The past two years or so have been particularly pivotal period to Visita’s musical career. He established himself as Grandpa Records’ producer-in-chief and was responsible for defining the label’s dominant sound through the success of hits such as Kamua Leo, Vile Kunaendagaand Chapa (Fimbo La Pili), a track with a beat so catchy that the label just had to remix the track beyond recognition and into its grave.
Apart from production, Visita has also been able to reinvigorate his efforts as a recording artist by himself and as one half of Shida Mbili together with Kenrazy. His experimentation with a bunch of genres in his releases has been okay so far, the worst being a trap collaboration with Nessa. There is no doubt however that when he returns to more familiar territory – his usual bouncy, kapuka inspired beats backed up by his signature laugh – he can come up with a gem or two. His latest track, Elewa Lewa, just happens to be one of these.
Elewa Lewa has a similar structure to the various stages of conversations that go down during a session of heavy drinking. Once you’re beyond tipsy, the conversation becomes more and more disorganized and all over the place. The alcohol lowers your inhibitions further and further and the conversation becomes louder and more animated. Eventually outrageous things may be said or done and some truths carelessly blurted out. Most of all, there’s a lot to laugh about.
In the same manner, Elewa Lewa‘s lyrics start off a bit tipsy, Visita dropping a braggy first verse about the success of his music so far. As the song progresses, the lyrics gradually become more disjointed and unpredictable in the funniest ways. Right in the middle of lecturing us about terrorism and demanding a moment of silence for dear departed, Visita suddenly turns his second verse into a hilarious anecdote about living life to the maximum before death comes knocking and sexually inexperienced men. The third verse is the funniest of the lot. Visita delivers a frenzied sermon about rogue pastors complete with a weird set of hallelujahs, finally remembering that he had not introduced himself.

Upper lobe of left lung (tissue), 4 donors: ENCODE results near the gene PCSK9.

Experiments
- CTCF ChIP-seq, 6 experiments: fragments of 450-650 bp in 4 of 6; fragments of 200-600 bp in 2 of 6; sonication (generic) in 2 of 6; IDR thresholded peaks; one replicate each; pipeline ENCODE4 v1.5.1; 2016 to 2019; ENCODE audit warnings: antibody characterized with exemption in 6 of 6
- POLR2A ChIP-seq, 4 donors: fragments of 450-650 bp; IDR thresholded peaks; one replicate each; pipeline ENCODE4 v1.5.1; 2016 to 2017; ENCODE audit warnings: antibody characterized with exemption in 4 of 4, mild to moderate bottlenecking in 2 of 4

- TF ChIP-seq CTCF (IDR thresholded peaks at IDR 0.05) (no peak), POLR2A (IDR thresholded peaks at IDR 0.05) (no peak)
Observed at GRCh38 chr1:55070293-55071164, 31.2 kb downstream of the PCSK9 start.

The charm of this track is not only found in its catchy beat and lyrical delivery, Visita also triggers an unconscious call and response participation from the listener. Within the first thirty seconds you’ll find yourself belting out those ehees, ihiis and uhuus as if you’d practiced doing it all your life. Let’s just say it’s one of those things buried inside African genes.
The music video featuring comedian Smart Joker is just as enjoyable as the track itself with several of its own WTF! moments. Visita and his crew start off their day drinking traditional brew and staring into what looks like a crystal ball, before moving an office boardroom and finally turning a church into a dance floor, a scene that could bring to mind Dizzee Rascal’sBassline Junkie music video. Blaming it on the alcohol is the general theme here. It must have been a fun music vid to make, as most of the supporting cast can clearly be seen trying to hold back their laughter. Fun times indeed.
THE BOTTOM LINE
Elewa Lewa is an instantly enjoyable track that is also generous enough invite the listener to participate. Combined with an infectious beat, lyrics that give of an “it’s never that serious” vibe and hilarious delivery, this is probably Visita’s best solo track to date. The production in this track makes it easy to see why Grandpa Records’ releases tend to be received positively.